Here we have the latest in Bloomsbury Academic’s excellent 33 1/3 series. For those of you not familiar with these books they are, basically, album liner notes on steroids! For anyone that really wants to get inside a favourite record these books are among the most comprehensive analytical writing you’re likely to find. Artist biographies will often touch on details of certain keystone recordings, as the excellent Warren Zanes’ ‘Petty’ does with ‘Southern Accents’ (and Michael Washburn references Zanes’ book) but they will never go into the details that you find in these exceptionally well written books.
Michael Washburn’s ‘Southern Accents’, one of the newest releases in the series, continues in the tradition of this excellent forensic writing. Washburn is the director of programs at The New York Council for the Humanities, and his writing has appeared in many publications, including The New York Times Book Review, The Washington Post, The Los Angeles Review of Books and, in the UK, The Guardian, so you’d be right in thinking that he brings a certain academic rigour to his writing but this book is, in no way, a dry text book; Washburn is clearly a fan but one who’s realistic in his appraisal of this seminal but flawed album.
Released in March of 1985 ‘Southern Accents’ is widely seen as the album that Tom Petty made to stress the fact that he and The Heartbreakers were a Southern States band. In America they were widely seen as an L.A band, while in Europe they were often linked with the new wave scene coming out of New York and associated with acts like Blondie and Patti Smith. Petty set out to create an album that reflected the South that he and the band knew from growing up in and around Gainseville in North Florida.
That’s what he set out to record but that’s not what he ended up with. Petty is famously quoted as saying that, when he subsequently listened to ‘Southern Accents’ he could “taste the cocaine in my throat”. The mid 80s were the height of drug excess in the music business, especially in America, and many consider this project to have been derailed by Petty’s use of cocaine at the time but that’s just one factor. Throw in the involvement of Dave Stewart, co author on the excellent ‘Don’t Come Around Here No More’ and the less excellent ‘It Ain’t Nothin’ To Me’ and ‘Make it Better (Forget About Me)’, Petty’s anger and frustration with a number of things that lead to him punching the wall and pretty much destroying his hand in the process (at one point doctors thought he’d never play guitar again), the decision to produce the record himself (aided by Mike Campbell), the decision to record the album at his home studio (meaning that he couldn’t get away from the recording until it was finished) – Washburn documents and analyses it all and reveals a picture of an album that was meant to re-state the band’s creative credentials but sent them into a spiral of poor decisions, ultimately culminating in the decision to tour the album (the ‘Pack Up the Plantation’ tour) against a backdrop of the Confederate Battle Flag! Petty had sought to acknowledge his Southern roots and ended up alienating large sections of his audience instead.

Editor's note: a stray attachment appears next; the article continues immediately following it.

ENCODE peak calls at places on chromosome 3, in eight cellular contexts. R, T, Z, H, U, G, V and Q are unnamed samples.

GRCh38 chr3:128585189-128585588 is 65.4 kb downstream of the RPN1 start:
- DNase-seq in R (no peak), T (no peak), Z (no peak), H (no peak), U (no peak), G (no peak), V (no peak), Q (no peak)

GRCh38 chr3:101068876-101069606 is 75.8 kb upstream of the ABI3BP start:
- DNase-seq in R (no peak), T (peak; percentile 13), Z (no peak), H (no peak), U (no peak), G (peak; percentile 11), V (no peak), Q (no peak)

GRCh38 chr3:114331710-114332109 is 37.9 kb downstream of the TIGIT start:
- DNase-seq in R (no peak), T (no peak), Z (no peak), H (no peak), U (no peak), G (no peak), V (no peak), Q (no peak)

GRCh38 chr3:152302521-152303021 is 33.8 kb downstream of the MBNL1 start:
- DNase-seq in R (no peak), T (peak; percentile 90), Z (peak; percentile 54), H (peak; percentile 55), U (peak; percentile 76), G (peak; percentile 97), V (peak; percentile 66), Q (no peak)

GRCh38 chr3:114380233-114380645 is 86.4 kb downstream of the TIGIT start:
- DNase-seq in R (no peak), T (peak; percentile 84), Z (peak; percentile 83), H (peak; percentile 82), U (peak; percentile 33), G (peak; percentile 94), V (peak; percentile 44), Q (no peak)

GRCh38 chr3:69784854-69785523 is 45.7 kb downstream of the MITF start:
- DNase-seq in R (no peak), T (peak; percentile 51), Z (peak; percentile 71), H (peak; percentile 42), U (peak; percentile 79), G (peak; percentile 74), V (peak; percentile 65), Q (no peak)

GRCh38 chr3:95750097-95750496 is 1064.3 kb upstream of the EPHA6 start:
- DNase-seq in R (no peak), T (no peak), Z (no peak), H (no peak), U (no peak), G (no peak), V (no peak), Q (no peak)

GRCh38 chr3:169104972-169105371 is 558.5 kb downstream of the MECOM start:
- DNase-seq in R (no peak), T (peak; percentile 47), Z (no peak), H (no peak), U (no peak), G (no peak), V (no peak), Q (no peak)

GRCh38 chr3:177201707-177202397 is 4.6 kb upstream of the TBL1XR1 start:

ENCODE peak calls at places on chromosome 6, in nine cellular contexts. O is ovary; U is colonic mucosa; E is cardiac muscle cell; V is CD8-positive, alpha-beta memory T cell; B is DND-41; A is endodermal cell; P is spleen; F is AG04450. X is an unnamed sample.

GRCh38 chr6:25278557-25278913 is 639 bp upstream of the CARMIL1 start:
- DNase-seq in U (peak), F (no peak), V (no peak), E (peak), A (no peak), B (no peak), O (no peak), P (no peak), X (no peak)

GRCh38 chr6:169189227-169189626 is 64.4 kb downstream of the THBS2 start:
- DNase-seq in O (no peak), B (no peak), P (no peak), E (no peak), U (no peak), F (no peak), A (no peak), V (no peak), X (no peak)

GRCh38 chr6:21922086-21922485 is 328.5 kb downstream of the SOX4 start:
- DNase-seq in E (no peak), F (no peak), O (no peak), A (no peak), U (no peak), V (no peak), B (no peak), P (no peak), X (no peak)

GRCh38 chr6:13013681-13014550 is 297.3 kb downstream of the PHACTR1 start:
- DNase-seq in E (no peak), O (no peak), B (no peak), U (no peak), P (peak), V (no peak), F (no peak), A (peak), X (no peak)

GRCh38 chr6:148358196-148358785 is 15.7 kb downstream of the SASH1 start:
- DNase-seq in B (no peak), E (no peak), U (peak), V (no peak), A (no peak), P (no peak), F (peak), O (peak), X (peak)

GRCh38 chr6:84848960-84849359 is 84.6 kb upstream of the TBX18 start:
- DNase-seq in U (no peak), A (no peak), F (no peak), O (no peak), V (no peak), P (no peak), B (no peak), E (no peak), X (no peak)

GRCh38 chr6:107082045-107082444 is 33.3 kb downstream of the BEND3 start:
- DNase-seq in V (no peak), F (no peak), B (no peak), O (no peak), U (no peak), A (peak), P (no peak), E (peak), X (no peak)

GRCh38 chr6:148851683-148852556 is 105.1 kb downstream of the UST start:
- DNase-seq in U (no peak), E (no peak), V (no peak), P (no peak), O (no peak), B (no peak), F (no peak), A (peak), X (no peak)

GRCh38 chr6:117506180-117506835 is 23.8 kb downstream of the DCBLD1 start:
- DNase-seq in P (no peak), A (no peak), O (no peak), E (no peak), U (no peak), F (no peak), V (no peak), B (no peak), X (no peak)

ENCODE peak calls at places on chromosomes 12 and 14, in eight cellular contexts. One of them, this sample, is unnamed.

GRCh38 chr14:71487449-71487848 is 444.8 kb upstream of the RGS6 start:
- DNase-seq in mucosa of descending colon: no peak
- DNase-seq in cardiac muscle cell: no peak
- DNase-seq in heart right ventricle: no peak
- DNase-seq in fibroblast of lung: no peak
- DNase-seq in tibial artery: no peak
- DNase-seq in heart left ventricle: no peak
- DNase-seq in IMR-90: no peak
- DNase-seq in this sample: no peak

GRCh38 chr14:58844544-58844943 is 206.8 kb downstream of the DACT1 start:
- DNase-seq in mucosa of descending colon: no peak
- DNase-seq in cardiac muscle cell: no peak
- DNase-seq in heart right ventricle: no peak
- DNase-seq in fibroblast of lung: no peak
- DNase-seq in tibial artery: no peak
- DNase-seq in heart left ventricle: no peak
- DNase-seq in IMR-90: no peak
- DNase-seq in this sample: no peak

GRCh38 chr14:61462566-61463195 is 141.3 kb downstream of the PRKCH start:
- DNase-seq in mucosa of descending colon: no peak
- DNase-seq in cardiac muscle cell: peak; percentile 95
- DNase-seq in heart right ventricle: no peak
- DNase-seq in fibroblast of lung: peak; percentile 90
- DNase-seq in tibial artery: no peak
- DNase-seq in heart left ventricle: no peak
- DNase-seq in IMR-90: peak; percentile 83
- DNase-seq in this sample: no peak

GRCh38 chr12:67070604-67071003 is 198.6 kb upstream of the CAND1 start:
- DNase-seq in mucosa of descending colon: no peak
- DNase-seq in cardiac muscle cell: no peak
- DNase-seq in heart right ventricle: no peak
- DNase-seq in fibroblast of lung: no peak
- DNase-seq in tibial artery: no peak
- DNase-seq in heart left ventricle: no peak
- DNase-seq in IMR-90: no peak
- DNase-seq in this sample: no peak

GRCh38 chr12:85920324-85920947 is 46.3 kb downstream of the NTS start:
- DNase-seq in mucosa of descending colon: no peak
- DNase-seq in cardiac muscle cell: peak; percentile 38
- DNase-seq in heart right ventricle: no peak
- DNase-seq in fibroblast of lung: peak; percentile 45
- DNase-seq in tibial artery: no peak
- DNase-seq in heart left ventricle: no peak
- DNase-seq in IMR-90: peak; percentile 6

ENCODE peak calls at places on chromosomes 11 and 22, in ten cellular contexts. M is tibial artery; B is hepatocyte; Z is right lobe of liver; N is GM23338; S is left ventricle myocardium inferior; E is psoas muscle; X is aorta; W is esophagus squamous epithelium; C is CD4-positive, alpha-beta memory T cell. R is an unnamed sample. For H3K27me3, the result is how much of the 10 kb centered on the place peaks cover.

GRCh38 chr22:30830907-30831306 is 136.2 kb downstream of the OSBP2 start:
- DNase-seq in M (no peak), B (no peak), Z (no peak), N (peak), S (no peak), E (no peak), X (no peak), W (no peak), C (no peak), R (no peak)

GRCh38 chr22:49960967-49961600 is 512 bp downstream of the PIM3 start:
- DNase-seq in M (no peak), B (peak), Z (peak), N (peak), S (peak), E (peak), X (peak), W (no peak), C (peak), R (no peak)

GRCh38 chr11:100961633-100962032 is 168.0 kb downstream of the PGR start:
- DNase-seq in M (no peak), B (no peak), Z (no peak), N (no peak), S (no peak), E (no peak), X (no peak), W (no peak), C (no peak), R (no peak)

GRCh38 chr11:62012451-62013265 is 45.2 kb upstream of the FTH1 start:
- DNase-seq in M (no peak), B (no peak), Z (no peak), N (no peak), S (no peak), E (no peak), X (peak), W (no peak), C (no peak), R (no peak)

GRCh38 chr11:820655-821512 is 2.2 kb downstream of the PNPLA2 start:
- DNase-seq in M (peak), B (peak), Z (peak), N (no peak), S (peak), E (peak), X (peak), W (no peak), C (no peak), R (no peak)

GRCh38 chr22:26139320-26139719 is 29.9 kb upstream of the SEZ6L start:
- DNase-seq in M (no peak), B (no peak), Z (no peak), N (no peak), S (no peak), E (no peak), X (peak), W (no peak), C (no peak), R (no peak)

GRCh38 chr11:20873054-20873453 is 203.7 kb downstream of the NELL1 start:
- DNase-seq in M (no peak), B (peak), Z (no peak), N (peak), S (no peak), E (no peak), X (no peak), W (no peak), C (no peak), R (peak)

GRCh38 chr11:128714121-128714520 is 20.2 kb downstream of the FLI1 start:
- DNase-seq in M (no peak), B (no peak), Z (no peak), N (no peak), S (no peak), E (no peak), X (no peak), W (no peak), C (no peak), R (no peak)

This is a great read that digs hard into the background of the making of the album. Washburn talked extensively to Heartbreakers Mike Campbell and Benmont Tench and to many others in and around the Petty camp at the time of the recording. He was scheduled to interview the man himself but, sadly, Tom Petty left us before Washburn could meet with him. In fact, this book doesn’t need Petty’s input – his thoughts and reminisces about the writing and production of the album have been well documented elsewhere and Washburn draws on this information quite liberally but where this book scores is in setting the album into the social context of the time and seeking to understand Petty’s ambitions for the album and the band at that point in their development. The failure of the album and the misunderstanding of Petty’s motivation that grew around the album’s release could have destroyed a lesser band but Tom Petty and The Heartbreakers were able to put this period behind them and move on to make better records – and to distance themselves from their southern roots in the process. Through Michael Washburn’s writing you can start to see the album as a cathartic process that needed to happen; a skin the band needed to shed to move on. And, in understanding that, you can see the record in a new light and appreciate it in a different and more interesting way. That’s what good writing does – it makes you appraise and appreciate things in a different way and this exploration of ‘Southern Accents’ helps you to understand that this is the album that sparked Petty’s reinvention.
This is a book that every Tom Petty fan should read – but you don’t have to be a fan to appreciate it. Washburn has written an assessment of the creative process that anyone could appreciate. Creativity is not just about the great artistic successes; it’s often just as well served by the flawed visions as the realised masterpieces, something that Michael Washburn clearly understands and conveys through this book.